Want to know how to fix your vintage and charity shop finds? Or mend your favourite pair of jeans? Come along to my new Sew & Mend Club in East London.
As a vintage fashion fan I know how frustrating it can be spending hours rummaging though rails at a vintage fair, finding that perfect vintage dress but discovering it is a bit snug, too long or the sleeves cut the arms in just the wrong place. The club will help you to alter your unique outfit.
Did you know that 87% of all textiles end up in landfill? We can help reduce this waste by sewing and mending our clothes or re-using the fabric for another project. My jeans always fray between the thighs, a simple trick to reinforce them before the hole appears extends their life.
The vintage dress below was missing all of it’s buttons when I bought it from a kilo vintage fair. I have a stash of vintage buttons to make an outfit look as good as new such as these floral buttons.
Jeans can be tricky to take up the hems and keep their professional finish but with this little trick they look brand new.
Designed as a collaborative group rather than a formal teaching environment, the idea is to inspire you to alter and mend your favourite clothes. The club starts on 23rd July and takes place every other Monday evening (6:30 to 8:30pm). It costs £5.50 per session with access to sewing machines and sewing equipment, plus a stash of fabrics and trims for patches and upcycling. I’ll be on hand to help with basic sewing skills and advice. We all approach sewing techniques differently and you will be encouraged to share your ideas and sewing knowledge with others. All levels welcome from beginners to experts. The club offers a friendly environment with two hours to dedicate to sewing. Get those sewing jobs finished that you never get round to.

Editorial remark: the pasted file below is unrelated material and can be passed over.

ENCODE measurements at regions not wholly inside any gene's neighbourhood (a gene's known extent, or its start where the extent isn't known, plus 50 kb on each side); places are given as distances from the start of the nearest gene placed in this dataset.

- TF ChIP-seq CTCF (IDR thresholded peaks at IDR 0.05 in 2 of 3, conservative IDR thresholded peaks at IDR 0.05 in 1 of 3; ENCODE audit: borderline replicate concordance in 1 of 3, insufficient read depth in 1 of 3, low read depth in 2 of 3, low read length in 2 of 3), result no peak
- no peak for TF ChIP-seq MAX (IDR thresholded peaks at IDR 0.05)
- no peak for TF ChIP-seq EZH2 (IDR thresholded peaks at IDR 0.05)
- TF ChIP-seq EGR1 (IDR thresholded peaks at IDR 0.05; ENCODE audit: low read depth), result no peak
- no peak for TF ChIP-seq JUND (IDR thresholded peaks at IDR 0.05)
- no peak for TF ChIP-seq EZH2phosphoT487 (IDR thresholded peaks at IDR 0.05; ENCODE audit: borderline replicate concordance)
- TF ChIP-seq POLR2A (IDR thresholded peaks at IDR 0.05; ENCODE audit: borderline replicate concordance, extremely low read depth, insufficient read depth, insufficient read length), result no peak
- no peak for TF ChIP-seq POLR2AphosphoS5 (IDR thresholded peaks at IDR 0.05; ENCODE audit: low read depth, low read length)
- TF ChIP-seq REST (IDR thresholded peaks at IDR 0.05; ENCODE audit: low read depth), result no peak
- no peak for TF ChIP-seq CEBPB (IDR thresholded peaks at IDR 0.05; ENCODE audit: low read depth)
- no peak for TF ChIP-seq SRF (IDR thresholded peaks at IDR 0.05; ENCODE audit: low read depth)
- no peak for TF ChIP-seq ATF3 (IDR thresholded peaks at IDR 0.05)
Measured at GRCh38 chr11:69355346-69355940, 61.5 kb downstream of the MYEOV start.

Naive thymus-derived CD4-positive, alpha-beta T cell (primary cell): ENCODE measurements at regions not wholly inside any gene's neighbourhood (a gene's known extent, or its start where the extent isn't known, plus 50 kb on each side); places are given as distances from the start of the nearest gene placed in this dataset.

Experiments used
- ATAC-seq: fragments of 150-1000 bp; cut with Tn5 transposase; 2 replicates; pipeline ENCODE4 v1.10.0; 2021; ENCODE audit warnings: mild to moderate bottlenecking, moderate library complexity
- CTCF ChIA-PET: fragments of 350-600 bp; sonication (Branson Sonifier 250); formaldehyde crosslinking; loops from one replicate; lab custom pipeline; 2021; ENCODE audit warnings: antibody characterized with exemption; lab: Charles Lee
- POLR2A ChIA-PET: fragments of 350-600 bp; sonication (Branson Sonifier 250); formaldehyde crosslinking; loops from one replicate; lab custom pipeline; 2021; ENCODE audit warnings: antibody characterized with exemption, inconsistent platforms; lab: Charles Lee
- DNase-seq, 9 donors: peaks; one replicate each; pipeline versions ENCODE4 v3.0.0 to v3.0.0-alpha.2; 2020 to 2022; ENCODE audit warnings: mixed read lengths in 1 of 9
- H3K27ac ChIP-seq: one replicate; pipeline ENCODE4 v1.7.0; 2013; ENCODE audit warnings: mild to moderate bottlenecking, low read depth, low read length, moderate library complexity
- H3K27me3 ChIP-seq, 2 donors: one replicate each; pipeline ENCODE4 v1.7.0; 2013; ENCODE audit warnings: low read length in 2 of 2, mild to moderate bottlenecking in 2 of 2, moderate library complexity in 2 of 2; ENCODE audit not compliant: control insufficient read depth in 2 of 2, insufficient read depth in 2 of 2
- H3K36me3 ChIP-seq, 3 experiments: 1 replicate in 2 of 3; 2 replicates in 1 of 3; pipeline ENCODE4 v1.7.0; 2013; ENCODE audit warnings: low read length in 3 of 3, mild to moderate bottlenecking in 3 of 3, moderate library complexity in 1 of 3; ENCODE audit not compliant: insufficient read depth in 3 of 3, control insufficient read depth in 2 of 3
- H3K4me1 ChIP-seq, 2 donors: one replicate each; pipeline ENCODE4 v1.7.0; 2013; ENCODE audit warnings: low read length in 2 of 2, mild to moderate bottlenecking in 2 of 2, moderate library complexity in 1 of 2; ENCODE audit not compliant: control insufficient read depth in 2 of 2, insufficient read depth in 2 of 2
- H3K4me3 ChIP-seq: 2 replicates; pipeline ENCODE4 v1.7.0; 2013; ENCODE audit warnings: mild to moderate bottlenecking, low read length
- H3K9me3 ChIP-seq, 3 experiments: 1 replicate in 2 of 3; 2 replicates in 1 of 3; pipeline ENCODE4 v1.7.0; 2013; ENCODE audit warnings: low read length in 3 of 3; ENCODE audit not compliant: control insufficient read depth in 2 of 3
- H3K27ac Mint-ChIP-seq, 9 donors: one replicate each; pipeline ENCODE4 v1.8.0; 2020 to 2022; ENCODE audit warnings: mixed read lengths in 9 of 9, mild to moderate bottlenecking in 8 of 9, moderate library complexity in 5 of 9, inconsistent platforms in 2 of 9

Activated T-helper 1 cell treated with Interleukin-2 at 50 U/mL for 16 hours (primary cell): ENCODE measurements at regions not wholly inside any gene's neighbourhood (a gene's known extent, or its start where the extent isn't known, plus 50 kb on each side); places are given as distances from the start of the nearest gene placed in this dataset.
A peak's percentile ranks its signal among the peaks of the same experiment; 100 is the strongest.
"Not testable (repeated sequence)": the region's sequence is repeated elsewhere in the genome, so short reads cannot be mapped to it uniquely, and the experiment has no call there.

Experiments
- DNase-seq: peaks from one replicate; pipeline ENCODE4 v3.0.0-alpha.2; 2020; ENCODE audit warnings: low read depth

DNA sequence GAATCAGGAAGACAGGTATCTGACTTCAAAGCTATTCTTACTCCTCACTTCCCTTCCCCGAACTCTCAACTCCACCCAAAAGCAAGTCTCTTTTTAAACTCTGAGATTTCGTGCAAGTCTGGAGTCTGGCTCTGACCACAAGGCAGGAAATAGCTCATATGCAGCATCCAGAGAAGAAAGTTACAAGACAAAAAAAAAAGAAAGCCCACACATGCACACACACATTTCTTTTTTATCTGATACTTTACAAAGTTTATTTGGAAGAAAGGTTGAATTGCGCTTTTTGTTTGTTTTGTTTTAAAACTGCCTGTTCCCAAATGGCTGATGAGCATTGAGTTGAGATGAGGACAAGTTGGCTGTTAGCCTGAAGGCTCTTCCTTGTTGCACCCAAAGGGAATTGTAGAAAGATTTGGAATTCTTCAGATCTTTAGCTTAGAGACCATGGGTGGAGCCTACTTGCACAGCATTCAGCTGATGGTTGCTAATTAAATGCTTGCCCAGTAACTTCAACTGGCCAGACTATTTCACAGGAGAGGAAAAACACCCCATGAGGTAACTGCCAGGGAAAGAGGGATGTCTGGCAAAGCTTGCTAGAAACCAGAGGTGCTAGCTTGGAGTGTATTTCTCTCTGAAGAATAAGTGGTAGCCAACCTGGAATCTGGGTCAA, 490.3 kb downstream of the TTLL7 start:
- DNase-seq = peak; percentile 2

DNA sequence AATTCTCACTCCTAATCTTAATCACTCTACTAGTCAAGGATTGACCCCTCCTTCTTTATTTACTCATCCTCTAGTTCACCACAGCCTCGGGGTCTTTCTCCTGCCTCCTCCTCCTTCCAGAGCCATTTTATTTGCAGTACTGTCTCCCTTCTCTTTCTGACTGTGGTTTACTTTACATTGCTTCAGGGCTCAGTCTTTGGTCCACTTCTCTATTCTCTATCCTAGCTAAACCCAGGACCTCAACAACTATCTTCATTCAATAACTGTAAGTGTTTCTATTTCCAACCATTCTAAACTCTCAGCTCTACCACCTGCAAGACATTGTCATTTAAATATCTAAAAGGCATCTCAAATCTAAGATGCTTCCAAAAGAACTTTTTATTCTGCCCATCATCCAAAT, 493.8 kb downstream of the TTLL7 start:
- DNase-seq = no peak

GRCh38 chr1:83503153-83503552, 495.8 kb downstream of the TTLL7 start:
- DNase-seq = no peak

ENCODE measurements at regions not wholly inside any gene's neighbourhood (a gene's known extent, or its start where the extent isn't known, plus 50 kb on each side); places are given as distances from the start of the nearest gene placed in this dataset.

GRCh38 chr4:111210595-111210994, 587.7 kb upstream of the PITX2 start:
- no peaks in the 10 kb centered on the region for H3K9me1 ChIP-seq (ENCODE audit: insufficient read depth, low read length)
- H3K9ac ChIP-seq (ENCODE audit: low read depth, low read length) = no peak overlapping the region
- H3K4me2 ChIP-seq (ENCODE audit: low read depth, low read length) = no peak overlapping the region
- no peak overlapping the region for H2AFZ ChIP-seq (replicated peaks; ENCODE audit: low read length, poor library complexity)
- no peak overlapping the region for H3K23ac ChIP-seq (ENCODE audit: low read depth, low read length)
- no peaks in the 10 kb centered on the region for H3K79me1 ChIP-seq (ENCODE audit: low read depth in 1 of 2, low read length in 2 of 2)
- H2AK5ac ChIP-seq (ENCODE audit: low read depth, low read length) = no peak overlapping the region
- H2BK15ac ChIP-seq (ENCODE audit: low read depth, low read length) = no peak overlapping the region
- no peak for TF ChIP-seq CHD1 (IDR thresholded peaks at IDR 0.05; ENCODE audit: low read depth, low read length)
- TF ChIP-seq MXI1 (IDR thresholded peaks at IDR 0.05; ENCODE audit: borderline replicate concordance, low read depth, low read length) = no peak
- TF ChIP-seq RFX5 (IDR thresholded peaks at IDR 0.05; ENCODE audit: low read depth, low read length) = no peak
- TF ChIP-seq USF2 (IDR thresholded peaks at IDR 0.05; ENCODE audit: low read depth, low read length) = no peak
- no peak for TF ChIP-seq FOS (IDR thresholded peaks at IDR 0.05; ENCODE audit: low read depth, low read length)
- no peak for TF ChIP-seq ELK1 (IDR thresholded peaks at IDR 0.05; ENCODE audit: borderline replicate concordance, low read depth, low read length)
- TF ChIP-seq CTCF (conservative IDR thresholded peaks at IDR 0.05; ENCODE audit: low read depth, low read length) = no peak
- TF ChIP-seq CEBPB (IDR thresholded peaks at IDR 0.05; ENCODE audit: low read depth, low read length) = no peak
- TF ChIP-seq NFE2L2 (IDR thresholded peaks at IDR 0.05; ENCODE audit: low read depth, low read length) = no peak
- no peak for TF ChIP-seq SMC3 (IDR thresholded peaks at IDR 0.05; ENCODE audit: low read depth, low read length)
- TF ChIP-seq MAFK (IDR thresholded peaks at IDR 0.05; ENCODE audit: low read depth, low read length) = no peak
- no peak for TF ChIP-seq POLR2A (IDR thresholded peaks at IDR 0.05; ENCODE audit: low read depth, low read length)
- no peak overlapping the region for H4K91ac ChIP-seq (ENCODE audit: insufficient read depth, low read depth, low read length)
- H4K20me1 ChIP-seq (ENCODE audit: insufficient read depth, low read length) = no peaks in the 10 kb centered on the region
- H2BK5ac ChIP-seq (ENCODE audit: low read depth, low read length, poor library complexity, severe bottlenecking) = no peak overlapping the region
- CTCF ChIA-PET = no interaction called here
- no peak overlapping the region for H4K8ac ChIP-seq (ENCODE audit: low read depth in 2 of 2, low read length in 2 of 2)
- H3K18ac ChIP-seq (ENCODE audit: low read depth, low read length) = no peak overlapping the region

Spaces are limited to 10 people per session, pre-booking is recommended and available here. Email me on firstname.lastname@example.org if you have any questions. If you live close to Bow (E3), I also co-ordinate a local sewing group the opposite Mondays to the Bethnal Green dates, more details here. Look forward to seeing you soon!
Every Saturday and Sunday, behind the Lincoln Tunnel, a small army of vendors take over a block in Hell’s Kitchen, New York City, and set up stalls selling vintage clothes, collectables, vinyl records, jewellery and household items that your granny probably owned. How Hell’s Kitchen got its name is open to debate. One theory has it that the once tough, working class neighbourhood was so crime-ridden that the other name it goes by, Clinton, didn’t really do it justice. Another theory is that the area was once the site of several, less than sanitary abattoirs, the smell of which inspired residents to label it anew. Whatever its origins, the modern day Hell’s Kitchen is located close to the city’s theatre district, bounded by 34th Street to the south, 59th Street to the north, and west of Eighth Avenue. While gentrification has transformed the neighbourhood in recent years, the streets around the Lincoln Tunnel are among the grittiest in Midtown Manhattan. The Market occupies a block closed to traffic at the weekends. Admission is free and entry is at 39th Street and 9th Avenue—a little out of the way, but its outlying location is reflected in the prices. Go towards the end of the day (the market closes at 5pm) when vendors are more inclined to give you bargains. I bought an as-new silk shirt, a 60s psychedelic dress and an 80s tea dress, all for $20.